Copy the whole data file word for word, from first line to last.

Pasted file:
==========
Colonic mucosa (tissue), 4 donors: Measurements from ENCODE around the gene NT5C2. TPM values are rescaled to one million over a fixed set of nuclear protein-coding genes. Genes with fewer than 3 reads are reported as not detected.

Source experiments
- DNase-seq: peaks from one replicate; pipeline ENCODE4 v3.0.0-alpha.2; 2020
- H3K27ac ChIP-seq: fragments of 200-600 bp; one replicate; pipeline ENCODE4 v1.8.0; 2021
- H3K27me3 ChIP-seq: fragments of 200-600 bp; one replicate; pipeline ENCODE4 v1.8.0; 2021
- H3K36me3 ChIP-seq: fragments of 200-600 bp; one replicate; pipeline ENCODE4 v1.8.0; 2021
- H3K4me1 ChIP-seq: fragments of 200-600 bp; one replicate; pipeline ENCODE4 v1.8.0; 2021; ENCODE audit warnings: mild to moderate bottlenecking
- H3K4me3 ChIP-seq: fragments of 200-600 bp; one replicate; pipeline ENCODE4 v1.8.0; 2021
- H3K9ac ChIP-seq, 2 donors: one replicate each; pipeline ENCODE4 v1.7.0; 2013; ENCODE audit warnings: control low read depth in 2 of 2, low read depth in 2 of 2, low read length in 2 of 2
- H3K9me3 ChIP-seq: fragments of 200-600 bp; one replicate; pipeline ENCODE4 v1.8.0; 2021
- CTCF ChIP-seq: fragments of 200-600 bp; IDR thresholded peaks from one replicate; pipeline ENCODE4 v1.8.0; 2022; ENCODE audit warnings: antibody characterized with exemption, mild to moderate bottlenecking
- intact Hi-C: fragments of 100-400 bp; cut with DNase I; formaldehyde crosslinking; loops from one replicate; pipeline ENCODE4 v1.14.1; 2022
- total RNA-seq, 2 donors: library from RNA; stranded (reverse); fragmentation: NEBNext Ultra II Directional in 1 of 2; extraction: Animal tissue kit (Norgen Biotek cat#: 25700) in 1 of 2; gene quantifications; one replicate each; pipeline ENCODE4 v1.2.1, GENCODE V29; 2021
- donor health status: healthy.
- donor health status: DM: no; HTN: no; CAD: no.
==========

Colonic mucosa (tissue), 4 donors: Measurements from ENCODE around the gene NT5C2. TPM values are rescaled to one million over a fixed set of nuclear protein-coding genes. Genes with fewer than 3 reads are reported as not detected.

Source experiments
- DNase-seq: peaks from one replicate; pipeline ENCODE4 v3.0.0-alpha.2; 2020
- H3K27ac ChIP-seq: fragments of 200-600 bp; one replicate; pipeline ENCODE4 v1.8.0; 2021
- H3K27me3 ChIP-seq: fragments of 200-600 bp; one replicate; pipeline ENCODE4 v1.8.0; 2021
- H3K36me3 ChIP-seq: fragments of 200-600 bp; one replicate; pipeline ENCODE4 v1.8.0; 2021
- H3K4me1 ChIP-seq: fragments of 200-600 bp; one replicate; pipeline ENCODE4 v1.8.0; 2021; ENCODE audit warnings: mild to moderate bottlenecking
- H3K4me3 ChIP-seq: fragments of 200-600 bp; one replicate; pipeline ENCODE4 v1.8.0; 2021
- H3K9ac ChIP-seq, 2 donors: one replicate each; pipeline ENCODE4 v1.7.0; 2013; ENCODE audit warnings: control low read depth in 2 of 2, low read depth in 2 of 2, low read length in 2 of 2
- H3K9me3 ChIP-seq: fragments of 200-600 bp; one replicate; pipeline ENCODE4 v1.8.0; 2021
- CTCF ChIP-seq: fragments of 200-600 bp; IDR thresholded peaks from one replicate; pipeline ENCODE4 v1.8.0; 2022; ENCODE audit warnings: antibody characterized with exemption, mild to moderate bottlenecking
- intact Hi-C: fragments of 100-400 bp; cut with DNase I; formaldehyde crosslinking; loops from one replicate; pipeline ENCODE4 v1.14.1; 2022
- total RNA-seq, 2 donors: library from RNA; stranded (reverse); fragmentation: NEBNext Ultra II Directional in 1 of 2; extraction: Animal tissue kit (Norgen Biotek cat#: 25700) in 1 of 2; gene quantifications; one replicate each; pipeline ENCODE4 v1.2.1, GENCODE V29; 2021
- donor health status: healthy.
- donor health status: DM: no; HTN: no; CAD: no.